The latest review by Limsrivilai et al[12] included meta-analysis of 55 features: age, gender, 14 clinical manifestations, 3 inflammatory markers, 18 colonoscopic findings, 11 pathologic findings, 5 CT findings, and 2 serological findings (ASCA and ANCA). Among these features, the predictor variables with significant odds ratio and low heterogeneity were selected to build the model (included clinical, endoscopic and pathologic parameters). The model used the local prevalence of ITB vs CD for pre-test probability and estimates the probability of ITB and CD which is calibrated to local prevalence. This model considers the effect of each variable independent of whether the results are positive or negative, and can be applied at any center by using only the available parameters. However, the applicability of this model depends upon the local prevalence of CD and ITB, and in the absence of such data, this model cannot be applied. Secondly, the model depends on pathology, which requires a dedicated gastrointestinal pathologist, which would not be available at peripheral centers. The model does not include radiology, which has an important role in differentiating CD and ITB, and the model needs to be validated in other populations.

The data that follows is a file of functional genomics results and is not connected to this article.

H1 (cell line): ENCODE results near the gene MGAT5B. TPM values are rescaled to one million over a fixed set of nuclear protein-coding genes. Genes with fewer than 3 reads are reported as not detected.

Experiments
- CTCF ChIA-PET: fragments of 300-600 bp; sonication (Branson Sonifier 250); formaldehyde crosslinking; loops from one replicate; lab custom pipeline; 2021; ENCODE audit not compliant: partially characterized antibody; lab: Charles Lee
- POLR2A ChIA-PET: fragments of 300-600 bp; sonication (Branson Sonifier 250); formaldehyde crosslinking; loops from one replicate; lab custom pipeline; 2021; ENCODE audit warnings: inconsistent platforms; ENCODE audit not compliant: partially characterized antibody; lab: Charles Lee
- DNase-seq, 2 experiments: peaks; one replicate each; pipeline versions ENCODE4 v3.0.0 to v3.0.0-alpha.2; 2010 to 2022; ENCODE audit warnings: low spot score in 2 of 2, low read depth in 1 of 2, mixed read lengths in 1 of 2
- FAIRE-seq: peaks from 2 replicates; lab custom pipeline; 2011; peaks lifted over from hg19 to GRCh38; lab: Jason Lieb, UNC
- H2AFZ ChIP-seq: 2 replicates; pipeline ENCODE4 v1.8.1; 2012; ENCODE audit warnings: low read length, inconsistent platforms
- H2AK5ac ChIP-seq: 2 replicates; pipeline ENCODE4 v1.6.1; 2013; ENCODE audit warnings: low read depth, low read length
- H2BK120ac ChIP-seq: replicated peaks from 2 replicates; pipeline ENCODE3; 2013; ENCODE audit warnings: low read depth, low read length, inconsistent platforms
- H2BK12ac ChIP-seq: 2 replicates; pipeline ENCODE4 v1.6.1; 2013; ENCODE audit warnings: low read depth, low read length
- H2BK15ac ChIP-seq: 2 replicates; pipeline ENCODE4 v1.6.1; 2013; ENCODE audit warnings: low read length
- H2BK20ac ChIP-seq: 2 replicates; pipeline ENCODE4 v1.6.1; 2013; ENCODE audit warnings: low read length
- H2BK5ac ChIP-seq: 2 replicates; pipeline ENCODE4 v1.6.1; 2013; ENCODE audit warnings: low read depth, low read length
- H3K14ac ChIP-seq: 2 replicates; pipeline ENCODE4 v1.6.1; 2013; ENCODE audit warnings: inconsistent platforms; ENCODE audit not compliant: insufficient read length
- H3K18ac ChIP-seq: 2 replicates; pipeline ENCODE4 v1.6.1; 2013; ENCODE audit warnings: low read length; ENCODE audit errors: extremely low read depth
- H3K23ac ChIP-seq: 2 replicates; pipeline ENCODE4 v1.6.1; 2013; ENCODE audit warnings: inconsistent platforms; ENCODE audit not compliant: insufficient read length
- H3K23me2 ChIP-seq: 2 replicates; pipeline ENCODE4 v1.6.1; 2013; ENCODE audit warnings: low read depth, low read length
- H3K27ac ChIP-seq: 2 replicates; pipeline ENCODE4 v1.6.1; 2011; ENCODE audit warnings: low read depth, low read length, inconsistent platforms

With limited diagnostic accuracies of various modalities and the mentioned limitations of predictive models, often, differentiating CD and ITB is not possible and one needs to start therapy. Treating with steroids in such a situation would be disastrous if the patient has underlying ITB, and therefore, this dilemma is circumvented with a therapeutic anti-tubercular therapy (ATT) trial. Recent Asia-Pacific consensus statements for CD have also mentioned, that in a patient with CD/ITB dilemma, the diagnosis of CD should only be considered in a patient who doesn't respond to ATT, and subsequently responds to CD-specific therapy[72]. In a recent report from S. Korea, 48% of patients with ITB required a therapeutic ATT trial for final diagnosis, and 18% of patients with CD received ATT initially, although the temporal trend in misdiagnosing CD as ITB showed a declining trend, whereas, reverse trend was observed in misdiagnosing ITB as CD[73].